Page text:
SO. I get very nervous when people just DECLARE it like that – Let’s keep in touch. Because then, it becomes a plan. And when something is a plan, my brain goes off into OCD mode. I need to know everything about the plan so I can decide if I’m on board with it. So I want to ask this unsuspecting, friendly new person I’ve just met, a few questions about this PLAN. Like, how are we going to do this? Are you going to call me or am I supposed to call you? If I don’t call, will you think I’m ignoring you? Also, what will we talk about when we’re keeping in touch? So many questions.
Of course, I refrain. It is never OKAY to unleash the crazies on someone you’ve just met. You should wait at least 3-6 months and see if they’ll pass the test. This is why old friends rock. Because they’ve seen you go batshit and for some unfathomable reason, they’ve decided to stick with you. And since their expectations are so low, it can only go uphill from here, see? This is just logic.
Some people argue that you never know what to expect around new people and the whole unpredictability of it all is what they find so exciting. And then they'll annoy you with that overused sentence "because I'm a very adventurous person." I don't get it. If adventure is what you want, why not jump off a plane with a half-broken parachute? That way, you might even make it to the front page. But using new friendships as some sort of bungee jumping exercise? That's just uncool, dude.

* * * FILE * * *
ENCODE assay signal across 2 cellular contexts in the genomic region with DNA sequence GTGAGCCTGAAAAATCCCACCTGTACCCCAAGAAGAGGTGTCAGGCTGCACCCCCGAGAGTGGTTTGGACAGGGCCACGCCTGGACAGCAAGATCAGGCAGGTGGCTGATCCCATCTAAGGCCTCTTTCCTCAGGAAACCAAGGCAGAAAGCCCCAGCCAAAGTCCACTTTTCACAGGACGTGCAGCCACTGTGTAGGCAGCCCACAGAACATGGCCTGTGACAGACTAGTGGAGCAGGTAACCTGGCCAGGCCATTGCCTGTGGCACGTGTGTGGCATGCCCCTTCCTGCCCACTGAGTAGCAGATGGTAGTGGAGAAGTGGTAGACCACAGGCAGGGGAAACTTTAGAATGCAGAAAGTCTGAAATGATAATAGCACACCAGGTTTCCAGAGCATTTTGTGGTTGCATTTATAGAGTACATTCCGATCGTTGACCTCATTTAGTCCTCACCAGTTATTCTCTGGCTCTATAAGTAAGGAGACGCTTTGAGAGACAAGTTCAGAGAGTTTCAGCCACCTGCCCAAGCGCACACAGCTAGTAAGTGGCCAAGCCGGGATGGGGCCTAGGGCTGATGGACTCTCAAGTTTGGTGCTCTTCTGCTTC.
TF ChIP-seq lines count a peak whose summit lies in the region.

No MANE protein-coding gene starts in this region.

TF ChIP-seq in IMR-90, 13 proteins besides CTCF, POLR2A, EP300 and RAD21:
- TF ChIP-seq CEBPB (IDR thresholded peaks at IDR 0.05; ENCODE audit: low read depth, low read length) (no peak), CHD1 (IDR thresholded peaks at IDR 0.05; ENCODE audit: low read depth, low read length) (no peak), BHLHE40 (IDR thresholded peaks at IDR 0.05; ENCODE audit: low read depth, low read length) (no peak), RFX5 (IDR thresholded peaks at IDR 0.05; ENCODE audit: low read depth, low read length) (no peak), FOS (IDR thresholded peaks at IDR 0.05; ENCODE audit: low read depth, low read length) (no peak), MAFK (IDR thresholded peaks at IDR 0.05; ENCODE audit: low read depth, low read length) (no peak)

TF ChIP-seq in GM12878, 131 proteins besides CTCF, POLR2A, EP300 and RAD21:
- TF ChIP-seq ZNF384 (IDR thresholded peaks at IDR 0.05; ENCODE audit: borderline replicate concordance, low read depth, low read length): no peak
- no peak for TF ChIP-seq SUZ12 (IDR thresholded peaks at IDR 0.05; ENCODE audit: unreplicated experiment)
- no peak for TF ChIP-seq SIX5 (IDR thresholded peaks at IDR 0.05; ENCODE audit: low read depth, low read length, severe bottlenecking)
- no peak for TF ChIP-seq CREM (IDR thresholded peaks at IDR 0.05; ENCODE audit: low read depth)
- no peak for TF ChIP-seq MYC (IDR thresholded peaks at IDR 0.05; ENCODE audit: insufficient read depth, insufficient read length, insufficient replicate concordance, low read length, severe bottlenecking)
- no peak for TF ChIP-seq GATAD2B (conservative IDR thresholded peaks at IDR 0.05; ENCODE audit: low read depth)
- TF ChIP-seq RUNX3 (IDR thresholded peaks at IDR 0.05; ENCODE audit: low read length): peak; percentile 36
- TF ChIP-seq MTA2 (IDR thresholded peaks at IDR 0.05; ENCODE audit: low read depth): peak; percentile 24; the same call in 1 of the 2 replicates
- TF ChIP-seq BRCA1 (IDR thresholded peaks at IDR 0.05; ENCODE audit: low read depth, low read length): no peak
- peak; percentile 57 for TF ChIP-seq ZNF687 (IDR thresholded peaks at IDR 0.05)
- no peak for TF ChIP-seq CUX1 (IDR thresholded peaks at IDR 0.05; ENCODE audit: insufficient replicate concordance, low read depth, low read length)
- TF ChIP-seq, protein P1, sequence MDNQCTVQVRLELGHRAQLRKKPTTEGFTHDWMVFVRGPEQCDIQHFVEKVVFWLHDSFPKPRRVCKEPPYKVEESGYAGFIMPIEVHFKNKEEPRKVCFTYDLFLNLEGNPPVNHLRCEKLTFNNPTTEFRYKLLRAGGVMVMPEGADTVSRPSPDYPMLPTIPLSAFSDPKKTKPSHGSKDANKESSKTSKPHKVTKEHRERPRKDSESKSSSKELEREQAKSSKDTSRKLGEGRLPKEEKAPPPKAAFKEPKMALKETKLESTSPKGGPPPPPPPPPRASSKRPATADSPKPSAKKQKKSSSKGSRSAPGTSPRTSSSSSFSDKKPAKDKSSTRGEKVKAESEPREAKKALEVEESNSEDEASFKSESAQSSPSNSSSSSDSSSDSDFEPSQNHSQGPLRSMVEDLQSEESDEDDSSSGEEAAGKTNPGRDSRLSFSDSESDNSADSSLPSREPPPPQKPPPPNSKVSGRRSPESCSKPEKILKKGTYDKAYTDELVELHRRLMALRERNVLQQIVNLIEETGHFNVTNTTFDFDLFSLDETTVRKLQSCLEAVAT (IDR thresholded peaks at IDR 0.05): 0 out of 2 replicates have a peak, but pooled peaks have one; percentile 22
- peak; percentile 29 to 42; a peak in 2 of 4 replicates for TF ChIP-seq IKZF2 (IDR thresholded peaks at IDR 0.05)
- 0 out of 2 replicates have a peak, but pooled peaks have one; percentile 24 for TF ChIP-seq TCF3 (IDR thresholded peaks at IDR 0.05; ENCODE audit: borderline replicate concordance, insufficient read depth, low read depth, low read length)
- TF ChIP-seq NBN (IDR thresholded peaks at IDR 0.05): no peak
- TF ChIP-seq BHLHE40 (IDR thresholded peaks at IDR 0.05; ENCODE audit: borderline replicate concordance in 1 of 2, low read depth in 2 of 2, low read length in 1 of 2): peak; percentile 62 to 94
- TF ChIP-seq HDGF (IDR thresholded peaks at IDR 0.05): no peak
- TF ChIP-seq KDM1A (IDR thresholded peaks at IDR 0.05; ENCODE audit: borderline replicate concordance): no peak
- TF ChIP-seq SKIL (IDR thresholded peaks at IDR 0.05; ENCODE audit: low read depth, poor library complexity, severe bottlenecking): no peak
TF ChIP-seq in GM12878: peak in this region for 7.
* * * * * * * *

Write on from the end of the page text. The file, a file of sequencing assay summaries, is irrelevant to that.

But they aren't the worst offenders. It's the ones who are out there "networking." I think networking is perfectly legit as long as you make your intentions known. Then it becomes a purely professional exercise for both individuals. But meeting people, pretending to be their friend, regularly keeping in touch with them and then referring to them as a "good contact" behind their backs? I will never get that.
But that's all perfectly OKAY. As long as you're adventurous and like to meet new people.
Sunday, January 26, 2014
So. Yashodara Lal Sharma, the lovely author of Just Married, Please Excuse, has come out with her second novel - Sorting out Sid. She asked me sometime back if we could get our lead characters (Sid from her novel and Sophie from my second novel, Sophie Says: Memoirs of a Breakup Coach) to meet, and I thought it would be a fun experiment. So we had a short exchange the other day, as our characters (She was Sid and I was Sophie), on Google Talk and I have to say, I'm enjoying every second of this MPD thing. It was so much fun fake-drunk flirting as a fictional woman with a fictional man written by a woman.
Schizophrenia is company. MPD is a party ;-)
Sid: (Preens, trying to get her to notice his newly sprouting French Beard. He refuses to be the one to say something first even though he feels like a conversation. It would be too forward of him.)
Schizophrenia is company. MPD is a party ;-)